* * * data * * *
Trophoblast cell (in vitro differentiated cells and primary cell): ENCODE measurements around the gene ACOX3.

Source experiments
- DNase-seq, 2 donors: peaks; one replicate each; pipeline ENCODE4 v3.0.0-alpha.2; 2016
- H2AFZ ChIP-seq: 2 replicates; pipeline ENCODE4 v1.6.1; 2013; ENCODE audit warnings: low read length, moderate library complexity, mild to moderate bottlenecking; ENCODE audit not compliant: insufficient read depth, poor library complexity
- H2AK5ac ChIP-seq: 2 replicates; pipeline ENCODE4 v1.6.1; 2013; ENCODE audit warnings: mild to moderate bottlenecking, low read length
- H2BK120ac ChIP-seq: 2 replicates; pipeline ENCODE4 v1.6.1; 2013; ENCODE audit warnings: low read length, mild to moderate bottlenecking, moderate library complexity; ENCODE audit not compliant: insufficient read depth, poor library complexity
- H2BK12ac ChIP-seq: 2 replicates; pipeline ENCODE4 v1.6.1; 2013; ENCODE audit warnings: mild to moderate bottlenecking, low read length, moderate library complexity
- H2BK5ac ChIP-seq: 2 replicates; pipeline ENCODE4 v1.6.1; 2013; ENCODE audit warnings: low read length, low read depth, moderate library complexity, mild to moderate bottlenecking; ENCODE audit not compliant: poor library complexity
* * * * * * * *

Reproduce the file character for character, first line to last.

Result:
Trophoblast cell (in vitro differentiated cells and primary cell): ENCODE measurements around the gene ACOX3.

Source experiments
- DNase-seq, 2 donors: peaks; one replicate each; pipeline ENCODE4 v3.0.0-alpha.2; 2016
- H2AFZ ChIP-seq: 2 replicates; pipeline ENCODE4 v1.6.1; 2013; ENCODE audit warnings: low read length, moderate library complexity, mild to moderate bottlenecking; ENCODE audit not compliant: insufficient read depth, poor library complexity
- H2AK5ac ChIP-seq: 2 replicates; pipeline ENCODE4 v1.6.1; 2013; ENCODE audit warnings: mild to moderate bottlenecking, low read length
- H2BK120ac ChIP-seq: 2 replicates; pipeline ENCODE4 v1.6.1; 2013; ENCODE audit warnings: low read length, mild to moderate bottlenecking, moderate library complexity; ENCODE audit not compliant: insufficient read depth, poor library complexity
- H2BK12ac ChIP-seq: 2 replicates; pipeline ENCODE4 v1.6.1; 2013; ENCODE audit warnings: mild to moderate bottlenecking, low read length, moderate library complexity
- H2BK5ac ChIP-seq: 2 replicates; pipeline ENCODE4 v1.6.1; 2013; ENCODE audit warnings: low read length, low read depth, moderate library complexity, mild to moderate bottlenecking; ENCODE audit not compliant: poor library complexity